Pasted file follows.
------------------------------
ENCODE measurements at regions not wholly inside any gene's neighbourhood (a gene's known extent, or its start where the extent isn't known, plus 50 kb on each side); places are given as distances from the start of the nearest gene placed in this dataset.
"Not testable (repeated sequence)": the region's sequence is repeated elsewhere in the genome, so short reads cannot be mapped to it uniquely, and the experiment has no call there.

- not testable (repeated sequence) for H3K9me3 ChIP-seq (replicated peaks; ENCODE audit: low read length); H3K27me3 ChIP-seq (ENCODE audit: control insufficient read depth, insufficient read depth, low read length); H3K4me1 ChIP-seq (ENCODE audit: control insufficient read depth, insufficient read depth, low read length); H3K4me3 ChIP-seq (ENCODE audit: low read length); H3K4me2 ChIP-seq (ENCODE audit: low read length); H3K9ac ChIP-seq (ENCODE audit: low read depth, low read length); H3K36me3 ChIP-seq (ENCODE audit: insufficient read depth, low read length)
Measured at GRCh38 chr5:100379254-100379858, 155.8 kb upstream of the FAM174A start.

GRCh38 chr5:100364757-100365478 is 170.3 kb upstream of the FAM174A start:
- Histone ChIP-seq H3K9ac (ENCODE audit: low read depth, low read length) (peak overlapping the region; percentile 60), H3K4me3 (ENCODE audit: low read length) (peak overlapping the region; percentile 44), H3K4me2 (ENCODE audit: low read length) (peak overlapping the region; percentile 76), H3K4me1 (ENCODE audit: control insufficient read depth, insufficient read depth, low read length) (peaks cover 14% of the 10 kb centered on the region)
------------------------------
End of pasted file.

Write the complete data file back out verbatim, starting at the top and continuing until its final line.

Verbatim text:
ENCODE measurements at regions not wholly inside any gene's neighbourhood (a gene's known extent, or its start where the extent isn't known, plus 50 kb on each side); places are given as distances from the start of the nearest gene placed in this dataset.
"Not testable (repeated sequence)": the region's sequence is repeated elsewhere in the genome, so short reads cannot be mapped to it uniquely, and the experiment has no call there.

- not testable (repeated sequence) for H3K9me3 ChIP-seq (replicated peaks; ENCODE audit: low read length); H3K27me3 ChIP-seq (ENCODE audit: control insufficient read depth, insufficient read depth, low read length); H3K4me1 ChIP-seq (ENCODE audit: control insufficient read depth, insufficient read depth, low read length); H3K4me3 ChIP-seq (ENCODE audit: low read length); H3K4me2 ChIP-seq (ENCODE audit: low read length); H3K9ac ChIP-seq (ENCODE audit: low read depth, low read length); H3K36me3 ChIP-seq (ENCODE audit: insufficient read depth, low read length)
Measured at GRCh38 chr5:100379254-100379858, 155.8 kb upstream of the FAM174A start.

GRCh38 chr5:100364757-100365478 is 170.3 kb upstream of the FAM174A start:
- Histone ChIP-seq H3K9ac (ENCODE audit: low read depth, low read length) (peak overlapping the region; percentile 60), H3K4me3 (ENCODE audit: low read length) (peak overlapping the region; percentile 44), H3K4me2 (ENCODE audit: low read length) (peak overlapping the region; percentile 76), H3K4me1 (ENCODE audit: control insufficient read depth, insufficient read depth, low read length) (peaks cover 14% of the 10 kb centered on the region)